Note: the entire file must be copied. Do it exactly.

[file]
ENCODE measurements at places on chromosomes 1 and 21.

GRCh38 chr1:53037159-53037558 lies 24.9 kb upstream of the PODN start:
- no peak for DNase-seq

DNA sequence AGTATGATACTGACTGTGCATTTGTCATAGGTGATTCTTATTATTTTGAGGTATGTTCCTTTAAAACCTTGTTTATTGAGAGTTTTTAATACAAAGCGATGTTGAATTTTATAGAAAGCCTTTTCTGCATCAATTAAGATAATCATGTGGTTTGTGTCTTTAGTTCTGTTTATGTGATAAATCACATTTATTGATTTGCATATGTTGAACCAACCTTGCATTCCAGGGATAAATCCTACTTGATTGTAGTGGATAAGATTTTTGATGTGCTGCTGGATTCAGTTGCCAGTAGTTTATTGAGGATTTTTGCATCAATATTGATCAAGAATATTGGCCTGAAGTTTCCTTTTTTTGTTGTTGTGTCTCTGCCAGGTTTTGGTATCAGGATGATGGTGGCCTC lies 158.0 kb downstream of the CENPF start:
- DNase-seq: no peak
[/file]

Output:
ENCODE measurements at places on chromosomes 1 and 21.

GRCh38 chr1:53037159-53037558 lies 24.9 kb upstream of the PODN start:
- no peak for DNase-seq

DNA sequence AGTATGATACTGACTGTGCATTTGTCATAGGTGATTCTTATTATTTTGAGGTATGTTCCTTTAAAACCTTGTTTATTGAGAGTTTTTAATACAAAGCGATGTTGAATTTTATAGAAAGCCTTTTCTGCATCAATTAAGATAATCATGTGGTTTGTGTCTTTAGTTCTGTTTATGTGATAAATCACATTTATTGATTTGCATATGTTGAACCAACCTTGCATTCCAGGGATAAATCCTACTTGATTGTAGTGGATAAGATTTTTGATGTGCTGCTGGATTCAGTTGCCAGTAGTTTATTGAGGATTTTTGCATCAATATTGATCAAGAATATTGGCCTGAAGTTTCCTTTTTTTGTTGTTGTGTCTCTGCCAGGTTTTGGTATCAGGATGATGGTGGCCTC lies 158.0 kb downstream of the CENPF start:
- DNase-seq: no peak